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Supreme Court blocks large-employer vaccine mandate

(Source: U.S. Supreme Court)

(Source: U.S. Supreme Court)
(Source: U.S. Supreme Court)

The U.S. Supreme Court on Thursday blocked the Biden administration's mandate for large employers to have their workers either vaccinated against Covid-19 or be regularly tested.

Separately, the court let stand a vaccine mandate for health care organizations that receive federal funding.

Chief Justice John Roberts and Justice Brett Kavanaugh were the two swing votes accounting for the differing outcomes, the Washington Post reported. The courts liberal wing, Justices Stephen Breyer, Sonia Sotomayor and Elena Kagan, supported the large-employer mandate, while conservative Justices Amy Coney Barrett, Neil Gorsuch and Clarence Thomas opposed the health system mandate.

The employer mandate was to apply to organizations with 100 employees or more, using the regulatory authority of the Occupational Health & Safety Administration. It would have affected about 80 million people, the Associated Press reported.

The Supreme Court majority, however, said Covid-19 is not an occupational hazard per se.

"Permitting OSHA to regulate the hazards of daily life ... would significantly expand OSHA's regulatory authority without clear congressional authorization," they wrote.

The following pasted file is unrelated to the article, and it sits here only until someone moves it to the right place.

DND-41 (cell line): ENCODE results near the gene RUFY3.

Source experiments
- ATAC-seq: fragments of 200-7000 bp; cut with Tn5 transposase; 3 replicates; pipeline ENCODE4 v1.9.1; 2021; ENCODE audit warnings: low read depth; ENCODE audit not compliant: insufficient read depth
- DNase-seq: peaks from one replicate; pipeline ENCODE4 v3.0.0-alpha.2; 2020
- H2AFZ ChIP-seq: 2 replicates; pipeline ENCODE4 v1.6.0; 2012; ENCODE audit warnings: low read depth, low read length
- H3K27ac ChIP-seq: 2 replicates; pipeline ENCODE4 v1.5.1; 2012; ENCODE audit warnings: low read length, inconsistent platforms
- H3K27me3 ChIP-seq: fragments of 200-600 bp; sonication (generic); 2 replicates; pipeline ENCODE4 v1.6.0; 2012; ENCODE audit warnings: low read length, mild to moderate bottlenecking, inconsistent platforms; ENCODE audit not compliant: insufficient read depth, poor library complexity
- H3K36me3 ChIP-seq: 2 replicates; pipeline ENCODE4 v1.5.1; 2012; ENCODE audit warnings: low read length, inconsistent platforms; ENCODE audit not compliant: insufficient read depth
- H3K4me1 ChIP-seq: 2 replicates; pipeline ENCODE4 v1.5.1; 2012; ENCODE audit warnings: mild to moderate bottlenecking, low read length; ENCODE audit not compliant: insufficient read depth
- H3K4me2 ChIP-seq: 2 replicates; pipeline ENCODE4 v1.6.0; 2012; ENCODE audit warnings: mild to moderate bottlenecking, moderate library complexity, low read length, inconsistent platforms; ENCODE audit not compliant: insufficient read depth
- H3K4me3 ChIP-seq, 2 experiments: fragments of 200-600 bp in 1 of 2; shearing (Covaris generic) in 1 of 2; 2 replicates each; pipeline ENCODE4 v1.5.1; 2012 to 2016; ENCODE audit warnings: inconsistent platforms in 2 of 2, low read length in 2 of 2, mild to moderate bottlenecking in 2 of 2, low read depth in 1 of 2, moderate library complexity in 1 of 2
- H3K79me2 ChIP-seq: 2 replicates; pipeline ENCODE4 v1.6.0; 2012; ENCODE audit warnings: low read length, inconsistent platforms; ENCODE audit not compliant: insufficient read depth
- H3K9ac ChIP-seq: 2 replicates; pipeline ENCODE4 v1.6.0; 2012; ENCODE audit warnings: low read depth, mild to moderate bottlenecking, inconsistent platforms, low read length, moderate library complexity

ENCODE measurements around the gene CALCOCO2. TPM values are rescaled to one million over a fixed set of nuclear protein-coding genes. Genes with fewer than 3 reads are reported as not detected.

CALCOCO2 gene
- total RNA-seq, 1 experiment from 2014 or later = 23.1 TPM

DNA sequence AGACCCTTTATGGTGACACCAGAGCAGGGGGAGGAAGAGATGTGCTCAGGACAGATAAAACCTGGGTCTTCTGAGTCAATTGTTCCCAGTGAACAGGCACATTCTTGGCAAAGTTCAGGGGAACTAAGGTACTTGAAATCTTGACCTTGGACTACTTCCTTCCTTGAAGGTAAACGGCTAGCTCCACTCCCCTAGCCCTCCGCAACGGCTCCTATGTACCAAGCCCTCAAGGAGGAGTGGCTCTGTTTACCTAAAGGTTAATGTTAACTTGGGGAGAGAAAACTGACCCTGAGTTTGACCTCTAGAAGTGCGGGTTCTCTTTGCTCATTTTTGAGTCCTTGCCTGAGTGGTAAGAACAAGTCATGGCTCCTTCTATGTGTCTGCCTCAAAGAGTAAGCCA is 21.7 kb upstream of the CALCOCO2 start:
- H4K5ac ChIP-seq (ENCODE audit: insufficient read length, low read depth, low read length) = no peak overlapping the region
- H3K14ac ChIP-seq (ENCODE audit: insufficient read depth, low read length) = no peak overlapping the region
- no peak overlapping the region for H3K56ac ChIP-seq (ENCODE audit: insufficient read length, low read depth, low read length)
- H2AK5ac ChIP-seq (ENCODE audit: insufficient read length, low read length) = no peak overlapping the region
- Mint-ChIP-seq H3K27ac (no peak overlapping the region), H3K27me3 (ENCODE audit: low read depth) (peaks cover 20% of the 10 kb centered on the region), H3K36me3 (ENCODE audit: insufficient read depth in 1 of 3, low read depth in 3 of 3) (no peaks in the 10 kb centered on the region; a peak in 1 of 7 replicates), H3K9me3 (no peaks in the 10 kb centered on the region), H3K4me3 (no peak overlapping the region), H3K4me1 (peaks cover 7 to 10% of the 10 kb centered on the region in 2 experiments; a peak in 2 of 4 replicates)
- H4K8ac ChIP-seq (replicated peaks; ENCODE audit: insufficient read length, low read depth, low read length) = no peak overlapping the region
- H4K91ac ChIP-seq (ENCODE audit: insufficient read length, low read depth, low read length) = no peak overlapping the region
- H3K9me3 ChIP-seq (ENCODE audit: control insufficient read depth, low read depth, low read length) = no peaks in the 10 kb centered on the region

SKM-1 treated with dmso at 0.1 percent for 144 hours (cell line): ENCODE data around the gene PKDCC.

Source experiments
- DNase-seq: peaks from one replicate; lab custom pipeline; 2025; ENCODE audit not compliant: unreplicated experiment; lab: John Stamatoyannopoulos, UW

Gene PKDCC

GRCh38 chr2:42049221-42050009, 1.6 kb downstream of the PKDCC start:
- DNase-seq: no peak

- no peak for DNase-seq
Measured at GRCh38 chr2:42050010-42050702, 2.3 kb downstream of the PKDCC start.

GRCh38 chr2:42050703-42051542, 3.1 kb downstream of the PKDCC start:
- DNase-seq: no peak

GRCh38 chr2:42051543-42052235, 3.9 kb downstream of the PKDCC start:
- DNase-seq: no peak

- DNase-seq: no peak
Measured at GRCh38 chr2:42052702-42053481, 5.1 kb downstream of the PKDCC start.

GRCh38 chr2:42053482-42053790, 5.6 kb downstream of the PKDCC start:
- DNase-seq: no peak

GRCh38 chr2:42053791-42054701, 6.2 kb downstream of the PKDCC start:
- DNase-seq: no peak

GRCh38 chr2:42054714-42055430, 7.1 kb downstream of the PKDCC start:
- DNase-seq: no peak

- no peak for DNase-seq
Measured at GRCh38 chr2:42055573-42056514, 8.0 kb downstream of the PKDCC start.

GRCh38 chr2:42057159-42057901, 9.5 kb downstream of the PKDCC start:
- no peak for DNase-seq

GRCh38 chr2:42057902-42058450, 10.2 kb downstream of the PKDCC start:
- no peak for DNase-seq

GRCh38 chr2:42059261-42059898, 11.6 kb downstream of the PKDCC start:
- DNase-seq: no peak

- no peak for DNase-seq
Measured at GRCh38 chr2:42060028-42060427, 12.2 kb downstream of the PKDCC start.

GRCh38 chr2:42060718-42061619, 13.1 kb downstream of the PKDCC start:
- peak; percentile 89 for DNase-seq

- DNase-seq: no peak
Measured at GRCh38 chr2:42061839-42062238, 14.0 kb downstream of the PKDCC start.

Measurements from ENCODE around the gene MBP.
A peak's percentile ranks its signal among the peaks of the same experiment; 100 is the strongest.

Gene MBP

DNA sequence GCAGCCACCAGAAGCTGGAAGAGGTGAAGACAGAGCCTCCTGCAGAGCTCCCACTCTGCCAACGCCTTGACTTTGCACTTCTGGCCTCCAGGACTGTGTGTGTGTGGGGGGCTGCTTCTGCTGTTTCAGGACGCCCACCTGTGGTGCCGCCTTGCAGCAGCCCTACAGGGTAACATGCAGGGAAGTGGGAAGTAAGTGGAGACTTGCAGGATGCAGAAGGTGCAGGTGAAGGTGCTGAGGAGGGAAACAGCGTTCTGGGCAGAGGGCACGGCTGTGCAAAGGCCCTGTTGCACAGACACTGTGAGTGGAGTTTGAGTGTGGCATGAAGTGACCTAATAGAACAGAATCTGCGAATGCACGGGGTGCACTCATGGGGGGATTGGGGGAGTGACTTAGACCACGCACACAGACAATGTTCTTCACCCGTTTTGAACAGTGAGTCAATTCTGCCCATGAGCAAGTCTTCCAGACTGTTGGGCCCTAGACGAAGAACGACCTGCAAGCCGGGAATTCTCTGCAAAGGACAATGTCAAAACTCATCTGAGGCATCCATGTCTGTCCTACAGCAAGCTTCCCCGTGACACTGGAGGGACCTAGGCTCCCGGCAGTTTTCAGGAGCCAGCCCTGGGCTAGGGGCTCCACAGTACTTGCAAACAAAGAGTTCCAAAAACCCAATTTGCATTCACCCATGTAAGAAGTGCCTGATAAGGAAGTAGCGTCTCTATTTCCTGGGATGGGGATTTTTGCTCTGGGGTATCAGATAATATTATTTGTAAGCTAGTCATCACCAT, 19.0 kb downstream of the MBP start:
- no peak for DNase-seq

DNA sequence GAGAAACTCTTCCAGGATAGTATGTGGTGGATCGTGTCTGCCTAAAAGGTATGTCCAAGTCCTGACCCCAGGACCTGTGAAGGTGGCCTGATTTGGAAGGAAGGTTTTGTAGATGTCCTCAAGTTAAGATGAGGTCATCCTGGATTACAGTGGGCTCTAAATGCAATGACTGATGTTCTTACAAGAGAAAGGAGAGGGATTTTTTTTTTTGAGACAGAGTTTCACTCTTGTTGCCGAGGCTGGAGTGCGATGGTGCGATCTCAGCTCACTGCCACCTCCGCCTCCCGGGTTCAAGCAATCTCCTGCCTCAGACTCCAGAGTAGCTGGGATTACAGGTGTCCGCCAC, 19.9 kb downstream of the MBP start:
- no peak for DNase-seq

The court's ruling is a stay: It prevents the mandate from taking effect while litigation challenging it is argued in lower courts.

The National Federation of Independent Business, one of the plaintiffs, said it applauds the decision, as did conservatives.

In their dissent, the three liberal justices wrote that the majority acted "outside of its competence and without legal basis" and that the existence of a general hazard outside workplaces does not diminish OSHA's authority to regulate that hazard within them.

Conversely, a 5-4 court majority said the mandate for health care workers was within the legal authority of the U.S. Secretary of Health & Human Services. It covers about 10 million health industry workers.

The four conservative justices, in a dissent authored by Thomas, disagreed: "Had Congress wanted to grant CMS [the Centers for Medicare & Medicaid Services] power to impose a vaccine mandate across all facility types, it would have done what it has done elsewhere—specifically authorize one."

In a statement, President Joe Biden called on businesses to impose vaccine mandates despite the ruling "to protect their workers, customers and communities."